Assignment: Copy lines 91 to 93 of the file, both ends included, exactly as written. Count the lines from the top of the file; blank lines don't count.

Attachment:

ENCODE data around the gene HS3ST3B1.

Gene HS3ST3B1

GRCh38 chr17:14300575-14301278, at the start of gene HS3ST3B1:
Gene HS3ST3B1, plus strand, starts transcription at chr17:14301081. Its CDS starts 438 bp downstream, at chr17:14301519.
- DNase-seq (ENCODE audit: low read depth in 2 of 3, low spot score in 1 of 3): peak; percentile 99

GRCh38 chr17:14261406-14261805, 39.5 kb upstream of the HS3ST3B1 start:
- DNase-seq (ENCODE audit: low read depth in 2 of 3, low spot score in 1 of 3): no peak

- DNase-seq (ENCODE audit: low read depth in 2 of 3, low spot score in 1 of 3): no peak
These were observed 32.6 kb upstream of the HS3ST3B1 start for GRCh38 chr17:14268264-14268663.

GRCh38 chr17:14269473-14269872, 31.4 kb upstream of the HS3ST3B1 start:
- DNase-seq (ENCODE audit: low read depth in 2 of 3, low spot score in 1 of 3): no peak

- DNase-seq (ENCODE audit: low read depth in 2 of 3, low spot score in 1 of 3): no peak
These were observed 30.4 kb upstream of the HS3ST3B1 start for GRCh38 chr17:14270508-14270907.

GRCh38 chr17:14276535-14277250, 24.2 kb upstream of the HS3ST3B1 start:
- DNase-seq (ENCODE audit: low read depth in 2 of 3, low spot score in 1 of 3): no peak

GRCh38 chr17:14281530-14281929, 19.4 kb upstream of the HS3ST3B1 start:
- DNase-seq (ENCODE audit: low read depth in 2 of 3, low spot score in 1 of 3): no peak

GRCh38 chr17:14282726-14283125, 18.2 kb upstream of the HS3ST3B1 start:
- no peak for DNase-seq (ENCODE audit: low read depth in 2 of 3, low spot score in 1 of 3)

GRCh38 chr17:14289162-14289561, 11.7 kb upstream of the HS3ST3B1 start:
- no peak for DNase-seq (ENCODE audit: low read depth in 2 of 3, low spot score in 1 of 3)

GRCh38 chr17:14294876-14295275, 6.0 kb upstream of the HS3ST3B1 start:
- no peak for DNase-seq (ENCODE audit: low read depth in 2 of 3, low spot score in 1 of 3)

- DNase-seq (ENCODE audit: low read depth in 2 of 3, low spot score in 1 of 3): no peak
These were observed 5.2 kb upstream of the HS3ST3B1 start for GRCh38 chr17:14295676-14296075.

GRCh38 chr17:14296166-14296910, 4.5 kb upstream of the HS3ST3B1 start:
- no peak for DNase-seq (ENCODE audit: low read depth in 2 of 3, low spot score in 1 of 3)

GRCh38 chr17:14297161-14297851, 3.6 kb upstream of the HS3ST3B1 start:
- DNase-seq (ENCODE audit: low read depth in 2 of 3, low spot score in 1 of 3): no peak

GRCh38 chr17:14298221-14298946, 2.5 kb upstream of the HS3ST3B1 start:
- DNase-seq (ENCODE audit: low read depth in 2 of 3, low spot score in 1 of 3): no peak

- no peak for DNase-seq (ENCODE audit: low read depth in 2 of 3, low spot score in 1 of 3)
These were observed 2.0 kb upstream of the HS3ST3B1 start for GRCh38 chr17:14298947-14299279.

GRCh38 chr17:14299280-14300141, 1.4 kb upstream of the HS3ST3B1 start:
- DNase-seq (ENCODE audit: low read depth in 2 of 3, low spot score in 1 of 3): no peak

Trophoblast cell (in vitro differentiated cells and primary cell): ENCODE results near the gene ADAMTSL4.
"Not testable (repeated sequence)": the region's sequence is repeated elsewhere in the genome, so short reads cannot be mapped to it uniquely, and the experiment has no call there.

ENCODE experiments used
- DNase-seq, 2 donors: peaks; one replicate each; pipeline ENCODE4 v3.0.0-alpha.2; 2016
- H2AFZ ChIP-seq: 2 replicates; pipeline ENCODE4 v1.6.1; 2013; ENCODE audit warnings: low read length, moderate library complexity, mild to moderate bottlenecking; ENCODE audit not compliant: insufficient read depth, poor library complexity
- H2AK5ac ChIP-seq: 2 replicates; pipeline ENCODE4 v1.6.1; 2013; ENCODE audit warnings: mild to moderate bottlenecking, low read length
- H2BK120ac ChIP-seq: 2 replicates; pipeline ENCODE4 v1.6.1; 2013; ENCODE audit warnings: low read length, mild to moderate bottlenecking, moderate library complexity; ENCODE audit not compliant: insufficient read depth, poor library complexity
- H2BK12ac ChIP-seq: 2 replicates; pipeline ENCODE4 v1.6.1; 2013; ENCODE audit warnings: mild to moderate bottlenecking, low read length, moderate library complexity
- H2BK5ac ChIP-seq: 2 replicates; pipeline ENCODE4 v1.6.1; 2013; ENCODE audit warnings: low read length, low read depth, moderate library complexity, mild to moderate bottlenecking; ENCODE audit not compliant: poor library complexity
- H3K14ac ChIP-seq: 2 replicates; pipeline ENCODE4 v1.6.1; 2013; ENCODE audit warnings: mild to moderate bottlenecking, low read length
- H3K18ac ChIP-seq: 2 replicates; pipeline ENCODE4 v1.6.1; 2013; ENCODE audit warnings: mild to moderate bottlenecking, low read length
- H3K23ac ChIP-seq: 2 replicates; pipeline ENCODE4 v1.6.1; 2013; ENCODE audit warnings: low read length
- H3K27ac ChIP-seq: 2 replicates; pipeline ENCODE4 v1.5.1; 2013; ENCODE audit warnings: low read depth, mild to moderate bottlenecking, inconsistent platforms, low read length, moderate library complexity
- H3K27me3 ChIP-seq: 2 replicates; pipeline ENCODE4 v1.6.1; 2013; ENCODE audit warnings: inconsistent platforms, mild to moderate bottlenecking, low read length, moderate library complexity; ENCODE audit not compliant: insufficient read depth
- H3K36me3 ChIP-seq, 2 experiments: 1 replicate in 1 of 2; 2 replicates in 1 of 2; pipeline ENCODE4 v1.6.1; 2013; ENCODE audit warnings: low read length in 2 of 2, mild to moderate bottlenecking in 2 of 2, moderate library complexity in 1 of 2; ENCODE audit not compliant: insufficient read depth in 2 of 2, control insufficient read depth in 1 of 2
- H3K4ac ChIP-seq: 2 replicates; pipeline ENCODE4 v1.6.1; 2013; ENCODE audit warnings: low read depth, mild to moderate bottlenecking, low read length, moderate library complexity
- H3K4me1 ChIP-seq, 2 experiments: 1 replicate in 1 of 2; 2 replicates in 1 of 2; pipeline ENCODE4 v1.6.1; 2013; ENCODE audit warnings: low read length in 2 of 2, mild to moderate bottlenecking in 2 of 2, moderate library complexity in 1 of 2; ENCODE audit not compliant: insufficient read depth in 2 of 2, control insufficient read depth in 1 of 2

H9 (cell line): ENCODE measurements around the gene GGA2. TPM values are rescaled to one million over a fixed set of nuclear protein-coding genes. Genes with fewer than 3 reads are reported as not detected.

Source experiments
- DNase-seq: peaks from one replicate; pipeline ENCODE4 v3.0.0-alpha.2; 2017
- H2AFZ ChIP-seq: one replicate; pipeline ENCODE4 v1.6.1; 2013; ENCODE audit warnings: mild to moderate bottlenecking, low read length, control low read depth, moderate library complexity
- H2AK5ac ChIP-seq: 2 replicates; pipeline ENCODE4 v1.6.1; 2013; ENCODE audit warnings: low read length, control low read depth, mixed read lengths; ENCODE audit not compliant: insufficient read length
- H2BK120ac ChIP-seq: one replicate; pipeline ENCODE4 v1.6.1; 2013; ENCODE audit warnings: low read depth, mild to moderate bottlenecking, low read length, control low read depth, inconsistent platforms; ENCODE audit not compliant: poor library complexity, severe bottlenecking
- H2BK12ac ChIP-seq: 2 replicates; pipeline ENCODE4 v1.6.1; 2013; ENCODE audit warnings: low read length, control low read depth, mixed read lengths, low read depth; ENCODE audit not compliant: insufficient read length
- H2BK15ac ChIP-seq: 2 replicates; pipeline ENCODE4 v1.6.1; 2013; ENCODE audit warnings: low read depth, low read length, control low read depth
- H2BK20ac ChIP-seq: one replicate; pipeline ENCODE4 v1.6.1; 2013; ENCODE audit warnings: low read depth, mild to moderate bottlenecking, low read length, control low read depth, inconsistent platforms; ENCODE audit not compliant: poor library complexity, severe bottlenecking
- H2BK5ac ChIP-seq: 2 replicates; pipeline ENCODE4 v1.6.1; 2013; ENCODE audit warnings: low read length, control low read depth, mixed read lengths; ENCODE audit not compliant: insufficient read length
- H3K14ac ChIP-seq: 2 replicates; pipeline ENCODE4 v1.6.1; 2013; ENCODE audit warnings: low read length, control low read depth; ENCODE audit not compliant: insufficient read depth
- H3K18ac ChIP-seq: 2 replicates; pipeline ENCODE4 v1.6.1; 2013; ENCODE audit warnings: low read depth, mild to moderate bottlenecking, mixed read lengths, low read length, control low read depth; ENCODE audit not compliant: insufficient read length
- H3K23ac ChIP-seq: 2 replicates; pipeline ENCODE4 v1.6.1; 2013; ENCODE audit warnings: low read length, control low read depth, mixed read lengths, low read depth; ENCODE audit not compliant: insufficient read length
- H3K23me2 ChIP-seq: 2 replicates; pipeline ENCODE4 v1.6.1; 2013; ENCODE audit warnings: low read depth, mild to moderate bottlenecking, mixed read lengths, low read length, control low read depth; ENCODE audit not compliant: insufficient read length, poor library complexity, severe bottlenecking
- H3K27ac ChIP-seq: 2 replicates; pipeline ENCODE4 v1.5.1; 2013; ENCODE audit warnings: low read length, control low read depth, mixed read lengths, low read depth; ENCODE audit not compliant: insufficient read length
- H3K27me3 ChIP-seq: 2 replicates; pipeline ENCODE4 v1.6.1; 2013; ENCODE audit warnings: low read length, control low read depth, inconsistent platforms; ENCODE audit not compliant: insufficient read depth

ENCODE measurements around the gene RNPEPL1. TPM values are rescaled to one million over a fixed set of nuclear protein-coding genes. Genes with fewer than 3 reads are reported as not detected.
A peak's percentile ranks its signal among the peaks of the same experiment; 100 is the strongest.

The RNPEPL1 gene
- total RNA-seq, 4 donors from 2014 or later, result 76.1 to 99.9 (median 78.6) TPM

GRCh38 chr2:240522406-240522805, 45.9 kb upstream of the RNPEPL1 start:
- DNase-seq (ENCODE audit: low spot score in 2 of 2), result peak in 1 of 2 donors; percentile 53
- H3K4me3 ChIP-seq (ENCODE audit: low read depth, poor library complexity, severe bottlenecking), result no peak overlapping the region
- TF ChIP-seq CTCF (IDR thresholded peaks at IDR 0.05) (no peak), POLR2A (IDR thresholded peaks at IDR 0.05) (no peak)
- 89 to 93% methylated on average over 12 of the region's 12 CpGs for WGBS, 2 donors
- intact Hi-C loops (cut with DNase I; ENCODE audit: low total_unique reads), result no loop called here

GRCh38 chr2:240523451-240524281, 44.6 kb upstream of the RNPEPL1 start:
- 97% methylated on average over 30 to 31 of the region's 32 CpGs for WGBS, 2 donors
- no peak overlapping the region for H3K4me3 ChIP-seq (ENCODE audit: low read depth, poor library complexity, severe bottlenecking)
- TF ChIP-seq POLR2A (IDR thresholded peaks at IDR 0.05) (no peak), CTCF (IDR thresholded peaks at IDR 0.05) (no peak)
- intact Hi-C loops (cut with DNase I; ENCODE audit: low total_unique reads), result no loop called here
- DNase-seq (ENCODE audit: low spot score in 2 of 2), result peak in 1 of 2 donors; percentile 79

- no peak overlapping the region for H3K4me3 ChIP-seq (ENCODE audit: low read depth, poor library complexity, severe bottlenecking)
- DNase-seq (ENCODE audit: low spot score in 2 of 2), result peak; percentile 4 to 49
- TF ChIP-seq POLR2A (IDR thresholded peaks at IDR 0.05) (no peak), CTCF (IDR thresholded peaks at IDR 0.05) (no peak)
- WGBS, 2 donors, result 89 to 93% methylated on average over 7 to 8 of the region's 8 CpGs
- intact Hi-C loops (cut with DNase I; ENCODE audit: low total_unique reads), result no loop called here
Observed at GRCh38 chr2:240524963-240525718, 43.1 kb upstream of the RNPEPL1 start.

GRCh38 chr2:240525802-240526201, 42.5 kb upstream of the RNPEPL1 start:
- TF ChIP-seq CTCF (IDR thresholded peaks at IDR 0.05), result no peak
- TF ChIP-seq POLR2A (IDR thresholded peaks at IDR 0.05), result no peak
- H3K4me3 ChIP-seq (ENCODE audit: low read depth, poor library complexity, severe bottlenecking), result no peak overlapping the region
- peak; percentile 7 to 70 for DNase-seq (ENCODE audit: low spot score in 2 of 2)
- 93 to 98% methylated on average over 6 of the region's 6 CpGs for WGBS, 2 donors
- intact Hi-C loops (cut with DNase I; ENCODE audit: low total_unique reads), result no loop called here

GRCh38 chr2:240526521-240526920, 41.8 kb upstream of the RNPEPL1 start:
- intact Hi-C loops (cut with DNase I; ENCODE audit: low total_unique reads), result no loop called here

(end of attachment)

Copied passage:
GRCh38 chr2:240525802-240526201, 42.5 kb upstream of the RNPEPL1 start:
- TF ChIP-seq CTCF (IDR thresholded peaks at IDR 0.05), result no peak
- TF ChIP-seq POLR2A (IDR thresholded peaks at IDR 0.05), result no peak